5. Little Boots – Nocturnes
A few years back Little Boots was arriving to plenty of big major label promises. While she never quite found favour with the charts the way she’d promised her second album finds her carve out an alternative pop niche that suits her perfectly. Mining house, disco and her own ear for a good chorus Nocturnes is both filled full of earworm tunes and sleek production. There’s the melancholic Motorway which slowly whirls into your brain, the still-impressive stomp of Shake and the disco-bounce of Beat Beat which show the breadth of Little Boots new direction. You may have written her off at all the over the top buzz a few years back but this is an artist still deserving of your attention.
4. Tamar Braxton – Love and War
There’s been plenty of talk about the futuristic / indie-friendly side to R’n’B that’s emerged over the last few years. Critics rave about The Weeknd, Frank Ocean et al and rightfully so. But a well put together R’n’B release that doesn’t try to out do that style can still work when it’s done right. Tamar Braxton may be a reality TV favourite and sister of well-known star Toni Braxton but on this album she uses an impressive voice and a clutch of great songs as her selling point. There’s shimmering, radio-ready pop in The One and the Rihanna-esque Hot Sugar, and there’s also some brilliant balladry in the melodramatic swing of the title track. Braxton emotes in all the right places, and it’s the kind of well played pop listen that puts bigger names to shame.
3. Ciara – Ciara
She’s already on her fifth album and Ciara continues to be a purveyor of consistently interesting pop music that takes R’N’B textures and fires them through with a Janet Jackson level of crossover appeal. This album saw her return to chart favour in the US somewhat but did little business here. It’s a shame as the slinky Body Party is a slow jam that could rival the 90s R’n’B heyday, Overdose is a gleaming pop nugget that deserves to be number one everywhere while Nicki Minaj does one of her best verses in aeons on I’m Out (And appears on the pop gem Livin’ It Up too). Despite a delayed release and back and forth over it ever arriving Ciara is a lean and well played body of work that flitters over a number of styles while all feeling like Miss Ciara herself is still in charge.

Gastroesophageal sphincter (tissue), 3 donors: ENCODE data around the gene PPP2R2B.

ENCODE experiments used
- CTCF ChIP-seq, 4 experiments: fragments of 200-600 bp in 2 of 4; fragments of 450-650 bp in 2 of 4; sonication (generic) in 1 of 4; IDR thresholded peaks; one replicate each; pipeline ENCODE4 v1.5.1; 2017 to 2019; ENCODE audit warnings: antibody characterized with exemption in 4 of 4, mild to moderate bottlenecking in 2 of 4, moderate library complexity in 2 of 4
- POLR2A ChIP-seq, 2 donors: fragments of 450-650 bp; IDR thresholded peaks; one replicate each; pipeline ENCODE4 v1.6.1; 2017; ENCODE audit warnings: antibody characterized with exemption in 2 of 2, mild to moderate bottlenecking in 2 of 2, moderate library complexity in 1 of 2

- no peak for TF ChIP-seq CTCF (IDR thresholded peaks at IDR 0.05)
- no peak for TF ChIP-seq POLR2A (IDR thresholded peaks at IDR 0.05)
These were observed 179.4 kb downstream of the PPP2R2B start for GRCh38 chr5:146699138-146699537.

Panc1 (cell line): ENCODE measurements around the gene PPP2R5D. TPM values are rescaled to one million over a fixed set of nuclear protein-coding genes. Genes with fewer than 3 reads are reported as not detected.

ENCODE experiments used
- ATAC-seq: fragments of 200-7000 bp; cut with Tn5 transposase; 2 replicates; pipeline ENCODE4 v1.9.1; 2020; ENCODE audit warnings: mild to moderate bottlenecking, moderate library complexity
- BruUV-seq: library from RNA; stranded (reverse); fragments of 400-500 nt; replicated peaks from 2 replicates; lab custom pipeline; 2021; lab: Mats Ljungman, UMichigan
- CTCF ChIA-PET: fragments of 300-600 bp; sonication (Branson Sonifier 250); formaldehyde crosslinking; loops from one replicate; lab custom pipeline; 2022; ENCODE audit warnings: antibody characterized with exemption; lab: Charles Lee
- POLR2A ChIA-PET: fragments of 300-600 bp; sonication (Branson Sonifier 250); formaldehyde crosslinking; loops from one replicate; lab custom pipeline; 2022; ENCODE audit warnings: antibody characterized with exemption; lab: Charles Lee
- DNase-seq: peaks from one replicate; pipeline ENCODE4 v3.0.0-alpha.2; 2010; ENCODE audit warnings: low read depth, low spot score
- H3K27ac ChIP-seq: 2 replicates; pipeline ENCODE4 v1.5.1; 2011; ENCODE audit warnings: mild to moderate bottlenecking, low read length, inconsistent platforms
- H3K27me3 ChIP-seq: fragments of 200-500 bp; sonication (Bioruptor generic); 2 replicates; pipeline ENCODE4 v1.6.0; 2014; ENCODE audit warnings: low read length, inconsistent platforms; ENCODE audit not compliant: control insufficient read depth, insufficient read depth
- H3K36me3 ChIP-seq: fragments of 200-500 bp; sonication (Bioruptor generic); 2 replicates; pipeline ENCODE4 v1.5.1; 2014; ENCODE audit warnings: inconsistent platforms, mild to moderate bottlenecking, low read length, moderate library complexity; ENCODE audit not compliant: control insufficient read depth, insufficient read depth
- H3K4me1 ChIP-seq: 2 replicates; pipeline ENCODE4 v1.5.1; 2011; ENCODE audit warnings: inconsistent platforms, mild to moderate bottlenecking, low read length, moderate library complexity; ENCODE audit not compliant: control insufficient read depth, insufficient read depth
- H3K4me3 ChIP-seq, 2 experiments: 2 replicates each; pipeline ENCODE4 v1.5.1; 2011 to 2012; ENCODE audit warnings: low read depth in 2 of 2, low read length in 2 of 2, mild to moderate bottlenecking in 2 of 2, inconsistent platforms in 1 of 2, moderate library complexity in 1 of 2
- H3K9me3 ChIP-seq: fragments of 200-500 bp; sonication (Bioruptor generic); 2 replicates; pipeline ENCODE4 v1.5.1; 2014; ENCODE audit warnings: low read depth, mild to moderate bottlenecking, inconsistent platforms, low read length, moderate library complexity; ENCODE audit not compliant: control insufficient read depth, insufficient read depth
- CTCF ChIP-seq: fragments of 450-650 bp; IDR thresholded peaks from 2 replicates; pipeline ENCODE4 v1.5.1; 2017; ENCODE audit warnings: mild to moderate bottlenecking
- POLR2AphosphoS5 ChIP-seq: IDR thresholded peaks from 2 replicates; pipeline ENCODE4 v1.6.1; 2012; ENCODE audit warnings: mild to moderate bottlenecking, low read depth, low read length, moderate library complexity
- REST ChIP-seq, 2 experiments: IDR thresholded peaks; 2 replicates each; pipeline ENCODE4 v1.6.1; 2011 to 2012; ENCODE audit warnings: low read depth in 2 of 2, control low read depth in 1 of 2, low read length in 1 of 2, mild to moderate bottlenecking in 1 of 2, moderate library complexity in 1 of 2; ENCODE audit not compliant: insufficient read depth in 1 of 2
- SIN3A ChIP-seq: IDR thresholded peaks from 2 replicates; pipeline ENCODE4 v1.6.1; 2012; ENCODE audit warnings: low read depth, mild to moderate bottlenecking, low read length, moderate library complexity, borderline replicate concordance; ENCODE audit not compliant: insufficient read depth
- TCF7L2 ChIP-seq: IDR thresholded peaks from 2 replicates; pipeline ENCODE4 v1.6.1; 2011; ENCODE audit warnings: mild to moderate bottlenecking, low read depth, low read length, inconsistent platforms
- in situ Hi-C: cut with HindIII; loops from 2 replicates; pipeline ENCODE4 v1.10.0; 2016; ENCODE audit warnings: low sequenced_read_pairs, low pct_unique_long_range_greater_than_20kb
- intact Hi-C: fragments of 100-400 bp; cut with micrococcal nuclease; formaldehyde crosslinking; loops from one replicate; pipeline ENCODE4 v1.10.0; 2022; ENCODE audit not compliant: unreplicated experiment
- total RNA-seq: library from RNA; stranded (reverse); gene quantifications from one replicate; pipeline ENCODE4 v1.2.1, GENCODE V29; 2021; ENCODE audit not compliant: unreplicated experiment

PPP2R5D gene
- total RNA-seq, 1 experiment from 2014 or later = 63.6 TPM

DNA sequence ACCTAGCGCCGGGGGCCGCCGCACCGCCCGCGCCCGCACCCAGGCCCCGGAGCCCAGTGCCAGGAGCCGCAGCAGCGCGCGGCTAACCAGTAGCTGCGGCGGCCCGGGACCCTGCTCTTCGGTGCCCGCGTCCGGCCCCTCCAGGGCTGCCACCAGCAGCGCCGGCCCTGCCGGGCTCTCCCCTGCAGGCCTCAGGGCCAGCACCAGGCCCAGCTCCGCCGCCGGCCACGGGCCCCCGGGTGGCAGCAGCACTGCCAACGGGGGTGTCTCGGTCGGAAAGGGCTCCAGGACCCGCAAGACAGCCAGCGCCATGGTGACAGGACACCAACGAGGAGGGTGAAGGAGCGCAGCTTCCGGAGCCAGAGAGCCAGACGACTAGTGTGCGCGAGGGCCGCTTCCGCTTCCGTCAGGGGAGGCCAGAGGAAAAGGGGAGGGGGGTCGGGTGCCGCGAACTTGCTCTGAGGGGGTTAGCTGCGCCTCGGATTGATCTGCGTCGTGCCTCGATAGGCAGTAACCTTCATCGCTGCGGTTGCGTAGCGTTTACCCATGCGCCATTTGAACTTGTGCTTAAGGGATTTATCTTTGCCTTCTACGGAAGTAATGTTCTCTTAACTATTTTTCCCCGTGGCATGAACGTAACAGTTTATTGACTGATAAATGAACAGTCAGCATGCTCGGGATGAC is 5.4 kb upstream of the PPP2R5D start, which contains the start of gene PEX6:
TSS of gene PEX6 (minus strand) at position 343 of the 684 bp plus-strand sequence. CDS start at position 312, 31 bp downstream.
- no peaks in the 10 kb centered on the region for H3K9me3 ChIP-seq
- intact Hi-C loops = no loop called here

2. Lady Gaga – ARTPOP
Whether you were over her or actually kind of glad to still have her, this was a strange year for Lady Gaga. Despite numerous female pop acts hyping up big projects Gaga’s schtick still seemed to grate more than most. Sure, her art-school lite posturing is eye-roll inducing but doing everything to eleven has always been part of the Lady Gaga package. On ARTPOP she may not be doing the kind of artistic avant-garde pop she promises, but what she does is energetic and intense dance pop that scatters hooks at you every chance it gets. The thumping dance beats feel a tad stale at times, but there’s enough inherent Gaga-ness to reel you back in. The glam-rock wink of MANiCure is addictive, Do What U Want is electro-R’n’B genius and Donatella is pure camp thrills and all the better for it. Sexxx Dreams meanwhile shows off a slinky side to the star while Dope is the first song to properly strip back the noise and let Gaga hit you with some emotion. A heady mix of kooky ideas and blockbuster pop magic, ARTPOP may not be as ambitious as it thinks but it sure is a lot of fun.
1. Beyoncé – Beyoncé
This time last week I wouldn’t have thought this album would be available to hear never mind sitting at the top of my list. And while it’s got the shortest time with my ears of these releases it’s also one I know I’ll be coming back to well into next year. Beyoncé’s fifth album may have arrived all of a sudden last week but there is no rushed effort. Taking her cues from 2011’s underrated 4 this sees Miss Knowles take things in a thoroughly interesting direction that eschews some of bigger pop touches that have typified previous releases. Thanks to well chosen collaborators and willingness to let her guard down it works brilliantly. There’s ballads that elevate her already impressive tear-jerker on Jealous, Pretty Hurts and the stellar XO. There’s a fragility and honesty in Mine and Heaven that’s new for her and wonderful to hear. And there’s plenty of eye-popping but thoroughly believable sexuality on Partition, Rocket and the disco-pop cut Blow. The current hype will assert that this is Beyoncé reasserting her mantle as a pop icon but the real joy is in how she’s made a consistent and boundary pushing album that still maintains the sort of accessible quality that pop music excels at.
Album streams via Deezer Ireland.
Written by Conor Behan
© 2013 GCN (Gay Community News). All rights reserved.